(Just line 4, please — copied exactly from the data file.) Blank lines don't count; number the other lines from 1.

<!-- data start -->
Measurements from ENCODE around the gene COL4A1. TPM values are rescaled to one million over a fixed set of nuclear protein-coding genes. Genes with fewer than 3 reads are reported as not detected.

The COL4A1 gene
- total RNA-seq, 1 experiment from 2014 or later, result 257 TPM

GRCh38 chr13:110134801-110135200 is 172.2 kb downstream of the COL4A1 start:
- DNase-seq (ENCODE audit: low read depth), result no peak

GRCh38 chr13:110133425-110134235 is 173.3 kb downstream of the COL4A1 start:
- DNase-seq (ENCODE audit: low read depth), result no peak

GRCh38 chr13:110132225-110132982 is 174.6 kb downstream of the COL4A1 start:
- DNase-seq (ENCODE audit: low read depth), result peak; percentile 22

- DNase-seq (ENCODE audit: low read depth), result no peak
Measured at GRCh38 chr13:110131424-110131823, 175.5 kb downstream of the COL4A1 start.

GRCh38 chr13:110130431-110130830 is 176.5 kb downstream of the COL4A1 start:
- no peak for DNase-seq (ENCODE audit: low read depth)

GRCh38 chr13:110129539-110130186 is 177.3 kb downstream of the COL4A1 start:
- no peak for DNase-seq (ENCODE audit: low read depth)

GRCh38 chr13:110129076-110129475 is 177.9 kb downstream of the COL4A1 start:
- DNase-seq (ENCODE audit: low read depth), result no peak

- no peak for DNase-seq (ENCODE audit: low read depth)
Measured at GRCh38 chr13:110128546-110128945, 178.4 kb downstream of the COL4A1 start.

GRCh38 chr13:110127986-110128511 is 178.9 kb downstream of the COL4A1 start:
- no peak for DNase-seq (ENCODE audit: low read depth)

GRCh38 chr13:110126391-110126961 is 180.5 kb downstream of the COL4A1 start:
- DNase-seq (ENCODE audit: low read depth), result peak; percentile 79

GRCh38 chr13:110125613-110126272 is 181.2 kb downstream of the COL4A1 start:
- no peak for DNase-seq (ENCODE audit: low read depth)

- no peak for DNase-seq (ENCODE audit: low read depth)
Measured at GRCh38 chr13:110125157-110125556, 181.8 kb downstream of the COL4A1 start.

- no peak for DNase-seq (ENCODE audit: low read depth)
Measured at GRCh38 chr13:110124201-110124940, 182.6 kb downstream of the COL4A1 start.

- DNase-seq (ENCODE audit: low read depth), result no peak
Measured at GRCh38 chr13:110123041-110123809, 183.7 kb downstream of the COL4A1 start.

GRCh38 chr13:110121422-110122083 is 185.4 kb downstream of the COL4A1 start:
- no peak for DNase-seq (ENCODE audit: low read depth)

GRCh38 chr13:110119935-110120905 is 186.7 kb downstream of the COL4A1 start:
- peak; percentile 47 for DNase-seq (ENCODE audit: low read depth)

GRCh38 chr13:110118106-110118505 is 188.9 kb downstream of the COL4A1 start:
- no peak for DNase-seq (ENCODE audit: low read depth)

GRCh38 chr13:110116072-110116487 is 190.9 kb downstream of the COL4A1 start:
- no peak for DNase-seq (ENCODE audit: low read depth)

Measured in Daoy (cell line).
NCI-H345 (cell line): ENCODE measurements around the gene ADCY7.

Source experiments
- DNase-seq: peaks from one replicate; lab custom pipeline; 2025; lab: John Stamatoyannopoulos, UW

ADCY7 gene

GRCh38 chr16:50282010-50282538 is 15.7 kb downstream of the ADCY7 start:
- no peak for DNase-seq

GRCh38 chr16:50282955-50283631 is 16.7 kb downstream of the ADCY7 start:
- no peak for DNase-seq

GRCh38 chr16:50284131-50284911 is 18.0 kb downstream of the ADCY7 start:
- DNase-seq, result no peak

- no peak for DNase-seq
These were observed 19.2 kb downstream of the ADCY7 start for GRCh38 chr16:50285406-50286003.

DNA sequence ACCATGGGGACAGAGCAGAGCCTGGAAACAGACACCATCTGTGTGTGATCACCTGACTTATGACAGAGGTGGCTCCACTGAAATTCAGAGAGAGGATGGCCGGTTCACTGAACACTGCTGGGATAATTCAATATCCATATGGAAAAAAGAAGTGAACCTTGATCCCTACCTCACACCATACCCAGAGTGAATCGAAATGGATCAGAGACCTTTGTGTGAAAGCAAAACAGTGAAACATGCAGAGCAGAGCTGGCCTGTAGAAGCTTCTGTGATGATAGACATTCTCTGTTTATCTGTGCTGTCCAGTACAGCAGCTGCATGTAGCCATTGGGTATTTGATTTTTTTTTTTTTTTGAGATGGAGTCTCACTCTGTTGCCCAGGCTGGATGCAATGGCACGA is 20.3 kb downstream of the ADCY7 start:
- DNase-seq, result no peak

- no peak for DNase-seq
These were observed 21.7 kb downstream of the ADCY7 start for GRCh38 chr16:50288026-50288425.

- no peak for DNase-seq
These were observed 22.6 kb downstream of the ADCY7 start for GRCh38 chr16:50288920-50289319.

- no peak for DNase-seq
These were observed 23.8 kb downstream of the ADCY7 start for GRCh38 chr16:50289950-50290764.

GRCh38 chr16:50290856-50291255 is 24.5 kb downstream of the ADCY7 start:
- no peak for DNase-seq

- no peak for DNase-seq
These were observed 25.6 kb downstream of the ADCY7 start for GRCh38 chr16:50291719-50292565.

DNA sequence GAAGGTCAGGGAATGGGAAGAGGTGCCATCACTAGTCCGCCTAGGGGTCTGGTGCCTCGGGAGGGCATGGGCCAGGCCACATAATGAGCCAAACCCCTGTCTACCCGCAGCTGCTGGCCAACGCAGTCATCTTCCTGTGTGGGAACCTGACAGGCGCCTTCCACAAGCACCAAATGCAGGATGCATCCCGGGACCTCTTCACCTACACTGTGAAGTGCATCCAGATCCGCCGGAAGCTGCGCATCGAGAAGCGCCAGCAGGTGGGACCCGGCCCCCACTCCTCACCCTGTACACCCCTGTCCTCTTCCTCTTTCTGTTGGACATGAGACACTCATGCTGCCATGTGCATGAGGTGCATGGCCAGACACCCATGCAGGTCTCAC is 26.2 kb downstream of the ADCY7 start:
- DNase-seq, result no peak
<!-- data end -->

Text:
GRCh38 chr13:110134801-110135200 is 172.2 kb downstream of the COL4A1 start: